China's leaders turn to Mao
By Willy Wo-Lap Lam, CNN Senior China Analyst
Mao's 110th birthday is set to spark a revival of the former leader's philosophy.
Two British men retrace Mao's 'Long March' and conclude the journey was shorter than said by the Communist Party. CNN's Jaime Florcruz reports.
(CNN) -- There can be nothing more incongruous in fast-modernizing China than a gargantuan effort to celebrate Chairman Mao Zedong, famous for his self-sufficient, ultra-conservative theories.
Right after it has put a man in orbit and signaled large-scale privatization of state enterprises, however, the administration of President Hu Jintao is readying marathon festivities to mark the Great Helmsman's 110th birthday next month.
Aside from galas, lectures and conferences, there are plans to launch commemorative stamps, TV and film shows as well as revolutionary opera performances.
The apparent contradictions behind this Mao revival say much about Chinese politics -- and the mindset of the 60-year-old president.
One year after becoming General Secretary of the Chinese Communist Party (CCP), Hu has made considerable strides in economic reform and foreign policy.
In terms of domestic politics, however, he has adhered to the time-honored principle of "striking a balance between left and right" so as to maintain stability, that most valued virtue in the Chinese polity.
In the first few months since coming to power, Hu and colleagues such as Premier Wen Jiabao have aroused great expectations from intellectuals thanks to the leadership's early attempts to promote Chinese-style glasnost, rule by law, and some form of structural reform of the party and government.
While some headway has been made in areas including civil-service reform and abrogation of obsolete statutes, it has now become clear that a moratorium has been put on liberalization.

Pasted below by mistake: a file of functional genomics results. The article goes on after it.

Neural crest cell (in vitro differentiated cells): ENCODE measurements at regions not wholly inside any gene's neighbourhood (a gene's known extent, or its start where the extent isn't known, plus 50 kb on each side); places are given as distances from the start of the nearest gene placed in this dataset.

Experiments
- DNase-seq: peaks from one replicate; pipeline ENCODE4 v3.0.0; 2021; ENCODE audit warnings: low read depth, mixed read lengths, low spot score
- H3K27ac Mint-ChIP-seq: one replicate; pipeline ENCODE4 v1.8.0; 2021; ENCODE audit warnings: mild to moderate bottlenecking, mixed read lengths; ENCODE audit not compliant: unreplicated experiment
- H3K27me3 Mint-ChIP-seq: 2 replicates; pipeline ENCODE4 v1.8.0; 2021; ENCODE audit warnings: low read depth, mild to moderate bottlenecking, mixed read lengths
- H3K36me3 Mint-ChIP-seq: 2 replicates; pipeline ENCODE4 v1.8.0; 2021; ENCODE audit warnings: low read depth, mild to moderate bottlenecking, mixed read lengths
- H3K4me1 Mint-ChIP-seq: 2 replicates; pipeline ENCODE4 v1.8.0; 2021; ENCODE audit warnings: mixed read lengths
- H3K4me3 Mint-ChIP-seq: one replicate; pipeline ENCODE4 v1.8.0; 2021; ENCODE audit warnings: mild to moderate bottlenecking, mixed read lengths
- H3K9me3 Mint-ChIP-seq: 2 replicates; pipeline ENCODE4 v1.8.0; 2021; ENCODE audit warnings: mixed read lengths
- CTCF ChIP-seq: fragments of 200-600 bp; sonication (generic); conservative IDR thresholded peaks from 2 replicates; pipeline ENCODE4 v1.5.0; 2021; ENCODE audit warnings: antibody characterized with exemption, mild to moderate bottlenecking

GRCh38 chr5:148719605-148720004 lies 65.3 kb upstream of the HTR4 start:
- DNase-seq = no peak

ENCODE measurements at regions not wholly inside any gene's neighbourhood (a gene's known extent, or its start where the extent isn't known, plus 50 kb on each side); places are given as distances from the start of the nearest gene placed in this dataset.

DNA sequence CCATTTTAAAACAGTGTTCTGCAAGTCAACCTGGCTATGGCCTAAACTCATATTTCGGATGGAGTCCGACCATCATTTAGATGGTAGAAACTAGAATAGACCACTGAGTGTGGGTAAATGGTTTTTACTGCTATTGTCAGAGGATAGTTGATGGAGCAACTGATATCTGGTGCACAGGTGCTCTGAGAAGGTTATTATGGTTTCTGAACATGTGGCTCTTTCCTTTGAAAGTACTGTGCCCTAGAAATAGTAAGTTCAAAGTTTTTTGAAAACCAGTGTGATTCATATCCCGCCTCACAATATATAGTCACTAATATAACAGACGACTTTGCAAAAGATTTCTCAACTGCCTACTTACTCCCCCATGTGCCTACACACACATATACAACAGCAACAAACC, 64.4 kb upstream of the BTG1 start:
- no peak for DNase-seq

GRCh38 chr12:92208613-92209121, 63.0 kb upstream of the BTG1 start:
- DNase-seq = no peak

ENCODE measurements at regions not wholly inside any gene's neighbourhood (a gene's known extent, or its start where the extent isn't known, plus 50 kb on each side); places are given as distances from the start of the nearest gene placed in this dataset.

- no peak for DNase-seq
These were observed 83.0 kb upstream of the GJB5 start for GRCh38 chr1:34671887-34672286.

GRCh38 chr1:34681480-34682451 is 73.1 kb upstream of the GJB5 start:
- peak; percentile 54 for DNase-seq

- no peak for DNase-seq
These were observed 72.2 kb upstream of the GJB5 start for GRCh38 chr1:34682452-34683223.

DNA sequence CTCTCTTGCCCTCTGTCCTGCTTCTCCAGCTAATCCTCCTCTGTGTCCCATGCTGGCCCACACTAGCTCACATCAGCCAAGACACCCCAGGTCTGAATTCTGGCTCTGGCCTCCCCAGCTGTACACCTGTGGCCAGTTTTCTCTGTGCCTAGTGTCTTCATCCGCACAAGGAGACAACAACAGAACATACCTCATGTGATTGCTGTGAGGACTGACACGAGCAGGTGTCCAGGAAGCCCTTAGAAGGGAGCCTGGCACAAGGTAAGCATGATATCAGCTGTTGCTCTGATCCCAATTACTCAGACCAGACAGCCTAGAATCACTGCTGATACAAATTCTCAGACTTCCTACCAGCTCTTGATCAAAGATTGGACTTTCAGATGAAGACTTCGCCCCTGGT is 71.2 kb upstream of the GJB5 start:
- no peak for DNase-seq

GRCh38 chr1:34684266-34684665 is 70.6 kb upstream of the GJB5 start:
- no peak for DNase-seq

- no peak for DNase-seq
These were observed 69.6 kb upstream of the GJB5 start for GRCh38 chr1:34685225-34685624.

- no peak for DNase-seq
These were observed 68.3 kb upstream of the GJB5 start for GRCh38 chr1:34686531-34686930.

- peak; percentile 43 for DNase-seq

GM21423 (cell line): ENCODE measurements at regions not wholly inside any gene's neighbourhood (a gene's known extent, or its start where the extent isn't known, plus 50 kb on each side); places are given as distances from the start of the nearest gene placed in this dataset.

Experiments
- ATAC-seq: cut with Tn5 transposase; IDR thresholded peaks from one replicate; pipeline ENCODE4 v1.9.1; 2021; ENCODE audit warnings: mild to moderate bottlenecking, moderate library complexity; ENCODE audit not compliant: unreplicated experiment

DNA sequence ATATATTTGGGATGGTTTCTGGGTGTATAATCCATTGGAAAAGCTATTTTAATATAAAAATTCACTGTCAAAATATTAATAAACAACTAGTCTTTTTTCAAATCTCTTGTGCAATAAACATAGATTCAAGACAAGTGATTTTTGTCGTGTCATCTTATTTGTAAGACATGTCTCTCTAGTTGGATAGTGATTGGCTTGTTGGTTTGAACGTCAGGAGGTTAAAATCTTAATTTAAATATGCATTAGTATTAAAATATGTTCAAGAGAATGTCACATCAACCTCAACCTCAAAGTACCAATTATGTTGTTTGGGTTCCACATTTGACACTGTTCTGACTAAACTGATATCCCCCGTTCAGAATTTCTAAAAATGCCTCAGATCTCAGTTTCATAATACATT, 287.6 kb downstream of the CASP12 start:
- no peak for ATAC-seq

Instead, Hu and his advisers think that some degree of pandering to "leftism" -- or Mao-style conservatism -- may do a lot of good to maintaining socio-political balance and stability.
While Mao is now almost universally maligned for excesses such the Cultural Revolution (1966-76), Maoism has a large following, particularly among Chinese who have not done well in the course of reforms.
At least theoretically, Mao preached egalitarianism and cradle-to-grave social benefits. Many believe there was much less corruption -- and much more devotion to public service among cadres -- at least up to the mid-1960s.
The Great Helmsman also stood for nationalism -- as well as the imperative of starting China's own high-technology and space programs despite abject poverty.
Mao remains a prominent feature of daily life in China.
While Hu and Wen are not about to revive Maoist economic and social precepts, the Fourth Generation leaders have staked their reputation -- and the CCP's legitimacy -- on a close-to-the-masses credo.
Indeed, one of the first acts of General Secretary Hu was to pay a visit last December to the "revolutionary mecca" of Xibaipo, Hebei Province, where Mao lectured cadres on the importance of "serving the masses" shortly before Communist forces swept into Beijing in 1949.